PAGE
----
The Solving the Millennial Mystery report, which surveyed over 1,000 millennial employees about their attitudes to work, found that what they want is simpler and more in line with the desires of other generations than is often assumed.
Natural light (41%), for instance, is the feature millennials would most like to have in their office environment, beating not just break out areas (29%) and having a TV/radio (23%), but also the presence of a games station (14%) and a bar (11%).
Like many other workers, millennials also prioritise pay (63%) and location (55%) over anything else when looking for a job. Flexible and mobile working options (35%) are also valued highly by this generation, with close to one in ten (9%) wanting to work from home five days a week.
Conversely, a company’s reputation (8%) and even their corporate social responsibility (10%) are not considered as important for millennial job seekers.
Alex Fleming, President of General Staffing, The Adecco Group UK and Ireland, commented:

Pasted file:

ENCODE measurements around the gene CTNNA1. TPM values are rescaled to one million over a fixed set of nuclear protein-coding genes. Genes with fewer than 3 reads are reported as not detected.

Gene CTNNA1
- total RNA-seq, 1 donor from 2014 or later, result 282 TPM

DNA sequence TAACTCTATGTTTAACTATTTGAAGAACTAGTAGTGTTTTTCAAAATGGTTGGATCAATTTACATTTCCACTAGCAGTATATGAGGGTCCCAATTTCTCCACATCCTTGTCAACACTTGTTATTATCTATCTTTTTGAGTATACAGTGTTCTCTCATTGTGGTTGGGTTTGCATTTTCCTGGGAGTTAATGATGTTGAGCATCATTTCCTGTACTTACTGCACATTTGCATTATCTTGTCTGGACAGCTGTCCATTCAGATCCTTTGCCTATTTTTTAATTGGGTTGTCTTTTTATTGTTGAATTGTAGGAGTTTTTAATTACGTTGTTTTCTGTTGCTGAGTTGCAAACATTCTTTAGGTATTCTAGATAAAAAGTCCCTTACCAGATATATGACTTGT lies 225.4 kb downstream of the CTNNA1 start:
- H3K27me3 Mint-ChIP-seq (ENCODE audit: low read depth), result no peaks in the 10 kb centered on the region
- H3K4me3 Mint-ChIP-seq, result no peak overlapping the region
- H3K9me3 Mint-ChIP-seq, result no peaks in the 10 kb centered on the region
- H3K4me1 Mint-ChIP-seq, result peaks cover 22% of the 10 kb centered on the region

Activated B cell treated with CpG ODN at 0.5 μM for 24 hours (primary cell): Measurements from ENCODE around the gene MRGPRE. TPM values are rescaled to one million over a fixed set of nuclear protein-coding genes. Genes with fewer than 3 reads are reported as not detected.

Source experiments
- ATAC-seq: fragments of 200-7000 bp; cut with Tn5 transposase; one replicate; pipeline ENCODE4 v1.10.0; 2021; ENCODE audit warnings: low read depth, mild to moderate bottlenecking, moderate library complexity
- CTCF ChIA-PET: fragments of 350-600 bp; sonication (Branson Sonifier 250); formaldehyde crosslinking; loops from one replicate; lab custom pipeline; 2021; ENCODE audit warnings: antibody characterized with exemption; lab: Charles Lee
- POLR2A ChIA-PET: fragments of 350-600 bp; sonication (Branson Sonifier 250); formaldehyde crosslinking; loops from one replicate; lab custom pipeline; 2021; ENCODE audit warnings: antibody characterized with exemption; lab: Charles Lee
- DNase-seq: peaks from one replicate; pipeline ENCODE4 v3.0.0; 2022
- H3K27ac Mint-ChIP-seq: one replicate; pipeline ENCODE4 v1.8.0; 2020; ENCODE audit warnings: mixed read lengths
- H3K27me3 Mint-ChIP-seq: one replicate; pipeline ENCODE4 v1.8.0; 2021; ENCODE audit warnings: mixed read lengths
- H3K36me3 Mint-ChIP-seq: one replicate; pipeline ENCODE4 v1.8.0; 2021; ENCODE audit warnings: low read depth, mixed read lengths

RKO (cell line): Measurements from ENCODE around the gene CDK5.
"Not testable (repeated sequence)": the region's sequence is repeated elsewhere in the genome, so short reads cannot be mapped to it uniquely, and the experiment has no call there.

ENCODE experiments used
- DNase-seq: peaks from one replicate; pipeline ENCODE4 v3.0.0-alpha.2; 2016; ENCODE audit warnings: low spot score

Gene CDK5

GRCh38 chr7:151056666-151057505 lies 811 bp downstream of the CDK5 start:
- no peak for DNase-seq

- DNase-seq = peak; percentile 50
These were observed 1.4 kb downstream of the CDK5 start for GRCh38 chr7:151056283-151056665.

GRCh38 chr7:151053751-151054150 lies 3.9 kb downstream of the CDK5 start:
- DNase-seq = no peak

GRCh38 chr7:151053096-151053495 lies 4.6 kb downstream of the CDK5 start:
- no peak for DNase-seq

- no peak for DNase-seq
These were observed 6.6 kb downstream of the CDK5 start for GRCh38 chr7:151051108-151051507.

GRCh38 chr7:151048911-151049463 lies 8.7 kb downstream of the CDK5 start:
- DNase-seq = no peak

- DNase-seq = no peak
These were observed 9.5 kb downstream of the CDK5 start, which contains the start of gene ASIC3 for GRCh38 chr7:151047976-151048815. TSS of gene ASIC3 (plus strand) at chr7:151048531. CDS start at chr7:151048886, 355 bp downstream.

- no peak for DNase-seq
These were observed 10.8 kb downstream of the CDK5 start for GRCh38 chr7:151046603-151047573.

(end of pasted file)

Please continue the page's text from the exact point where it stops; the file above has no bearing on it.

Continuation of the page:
“As the new year is one of the most popular times for moving jobs and millennials make up one of the biggest generations in the workplace, it’s not surprising that many businesses are concerned with how to attract top talent from this generation. The good news is that our research suggests that their desires don’t vary drastically from those of other generations. Businesses should be comforted by the fact that they are probably better prepared than they think.
“Offering good pay and facilitating a working from home culture are steps that will not just help boost a firm’s attractiveness to millennials but many jobseekers in general. As the number of generations in the workforce rises, businesses must steer away from any stereotypical views of generations and instead provide benefits and working practices that are tailored to individual needs.”
When it comes to managers, the most important quality in a manager, according to millennials, is leading by example (27%), followed by having empathy (14%) and being inspiring (12%). Interestingly, only 5% say that their manager being a friend or authoritative (2%) is important to them.